There are so many people in the world who don’t say enough, who don’t try to reach out, and yet this woman felt the need to do this to us – twice. When someone feels comfortable enough to approach you, what are you supposed to do? Just ignore them? Something told me to stop & listen. I feel as if it was a test of some sort. Like God was testing us to see how we would react; how we would treat someone who didn’t appeal to the senses – or sense in general.

Treat others how you want to be treated. Take time to get to know a stranger. And stay safe out there! 🙂

 

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How To Grow Tomatoes: the Gardening for Gains Guide

Solanum Lycopersicum; Lycopersicum esculentum

Determinate vs. Indeterminate – what type is best for you?

When I first starting gardening, I had no idea about the differences in tomatoes plant types – I just wanted to grow tomatoes! There is a really big difference between the 2 plants & it is important to know these differences and how each plant should be cared for.

Determinate Tomato Plants – these are the “bush-type” varieties of tomatoes. Typically they will grow 3-4 feet tall & 3 feet wide. They do not require pruning and tomato cages are probably your best bet for plant supports – my Grandpa drives a stake in by the plant & has fencing along one side of his that keep them supported & fruiting all summer long. Determinate varieties set fruit all at once & then they are done producing for the year, unlike Indeterminate tomatoes which produce all year long.

Indeterminate Tomato Plants – these are “vining” varieties that tend to grow more vertically. Typically they will grow between 4-6 feet tall & 2-3 feet wide. They do require pruning – remove the bottom third of branches, and prune and “suckers” that emerge between the main stem & a branch. Those suckers will basically form another head to your tomato plant. You may think this is a good thing, but it will actually suck a lot of energy from the plant & is not ideal for optimal fruit production. With proper care, Indeterminate varieties will produce fruit all year long (or until the frost gets them).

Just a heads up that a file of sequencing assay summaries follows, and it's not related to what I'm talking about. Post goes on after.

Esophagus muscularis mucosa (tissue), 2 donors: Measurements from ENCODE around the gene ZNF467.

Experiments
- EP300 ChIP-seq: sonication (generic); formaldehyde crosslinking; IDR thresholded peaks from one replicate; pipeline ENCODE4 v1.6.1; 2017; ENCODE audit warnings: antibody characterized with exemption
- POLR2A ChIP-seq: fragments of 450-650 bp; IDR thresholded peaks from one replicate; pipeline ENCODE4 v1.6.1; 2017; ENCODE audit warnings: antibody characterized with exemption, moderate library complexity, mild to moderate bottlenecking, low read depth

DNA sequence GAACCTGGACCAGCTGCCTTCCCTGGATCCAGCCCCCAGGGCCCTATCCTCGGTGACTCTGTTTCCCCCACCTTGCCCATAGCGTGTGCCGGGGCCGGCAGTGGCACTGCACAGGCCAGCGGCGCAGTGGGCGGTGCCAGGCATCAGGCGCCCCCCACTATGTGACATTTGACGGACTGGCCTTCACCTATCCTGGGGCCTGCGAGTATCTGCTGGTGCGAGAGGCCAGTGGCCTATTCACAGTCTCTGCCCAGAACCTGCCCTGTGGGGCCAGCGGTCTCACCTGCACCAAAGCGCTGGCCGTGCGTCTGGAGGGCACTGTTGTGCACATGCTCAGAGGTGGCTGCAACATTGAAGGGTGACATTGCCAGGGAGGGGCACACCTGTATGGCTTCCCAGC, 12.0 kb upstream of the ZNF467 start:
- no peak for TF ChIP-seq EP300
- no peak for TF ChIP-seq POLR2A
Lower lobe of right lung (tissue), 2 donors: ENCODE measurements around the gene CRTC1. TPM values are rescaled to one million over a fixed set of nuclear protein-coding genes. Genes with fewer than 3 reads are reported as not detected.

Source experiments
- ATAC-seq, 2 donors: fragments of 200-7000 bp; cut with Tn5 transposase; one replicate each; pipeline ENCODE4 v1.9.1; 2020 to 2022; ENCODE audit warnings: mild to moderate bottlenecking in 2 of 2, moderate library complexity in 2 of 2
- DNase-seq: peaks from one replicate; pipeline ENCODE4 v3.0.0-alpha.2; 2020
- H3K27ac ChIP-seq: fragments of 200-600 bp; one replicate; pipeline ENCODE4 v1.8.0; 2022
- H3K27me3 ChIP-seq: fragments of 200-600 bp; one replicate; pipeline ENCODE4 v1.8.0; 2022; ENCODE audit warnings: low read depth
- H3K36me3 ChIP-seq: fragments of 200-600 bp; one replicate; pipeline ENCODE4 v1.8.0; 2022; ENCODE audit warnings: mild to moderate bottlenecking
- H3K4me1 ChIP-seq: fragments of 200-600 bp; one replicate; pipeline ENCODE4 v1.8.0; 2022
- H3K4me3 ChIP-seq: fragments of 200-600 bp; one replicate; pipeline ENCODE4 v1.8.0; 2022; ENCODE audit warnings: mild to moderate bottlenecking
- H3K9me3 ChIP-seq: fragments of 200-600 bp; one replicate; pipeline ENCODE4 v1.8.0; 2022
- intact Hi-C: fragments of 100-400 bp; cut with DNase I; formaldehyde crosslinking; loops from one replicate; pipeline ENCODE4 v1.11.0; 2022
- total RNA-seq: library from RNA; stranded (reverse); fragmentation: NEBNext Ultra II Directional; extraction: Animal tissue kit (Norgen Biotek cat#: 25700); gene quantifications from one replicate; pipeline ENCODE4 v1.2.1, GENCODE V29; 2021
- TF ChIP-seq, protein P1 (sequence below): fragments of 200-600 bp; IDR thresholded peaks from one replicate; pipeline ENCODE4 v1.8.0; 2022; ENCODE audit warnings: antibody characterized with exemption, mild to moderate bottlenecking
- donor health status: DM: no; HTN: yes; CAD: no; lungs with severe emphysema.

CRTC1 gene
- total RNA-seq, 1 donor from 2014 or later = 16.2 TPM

Spacing

  • 24-36″ between plants, 4-6′ between rows (room for plants to grow & accounts for 2′ walking path).

Height

  • Depending on type of plant, will grow 3-6′ tall, width 2-4′. That’s for the garden – some greenhouse varieties grow over 25′ tall!

Seeding

  • Start seeds indoors 6-8 weeks before last frost date.
  • Can start in trays, but I am thinking about planting seeds straight into 4″ pots from the start next year. (Anybody with thoughts on this, would love to hear it in the comments!)

Transplanting

  • After danger of frost has past and soil temps warm to 60°, you can transplant into the garden.
  • Drop a couple tablespoons of Epsom salts in planting hole to prevent blossom end rot – also provides good source of Sulfur & Magnesium.
  • Plant your tomatoes deep – this will help establish deep, strong roots to help support the vine’s growth.

Fertilization

  • I generally mix a balanced fertilizer or manure into my garden before the year. Then wait 2-4 weeks after seedlings emerge for dry fertilizer & every 1-2 weeks after flowers & fruit have set.
  • Sprinkle Epsom salts in planting hole & soil surrounding Tomato-tone or balanced fertilizer.
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My organic pest management kit consisting of: Diatomaceous Earth, Monterey Complete Disease Control, Neem Oil, Neptune’s Harvest Hydrolyzed Fish & Seaweed Fertilizer, and my Jacto Sprayer

Cages & Stakes

Stakes

  • Best for Indeterminate varieties (vining tomatoes).
  • Place stake in ground @ time of planting to avoid harming roots later in growth cycle.
  • Metal – may want to use one with coating over metal to prevent hot metal on sensitive plants. These are great because they last multiple seasons.
  • Wood – may last a few seasons, very sturdy, solid support for plants.
  • Bamboo – most cost-effective & I have used them the last couple years with good results. Typically want to use one year to avoid the potential to spread disease.

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Cages

  • Best for Determinate varieties (bush tomatoes).
  • Place over tomato after planting.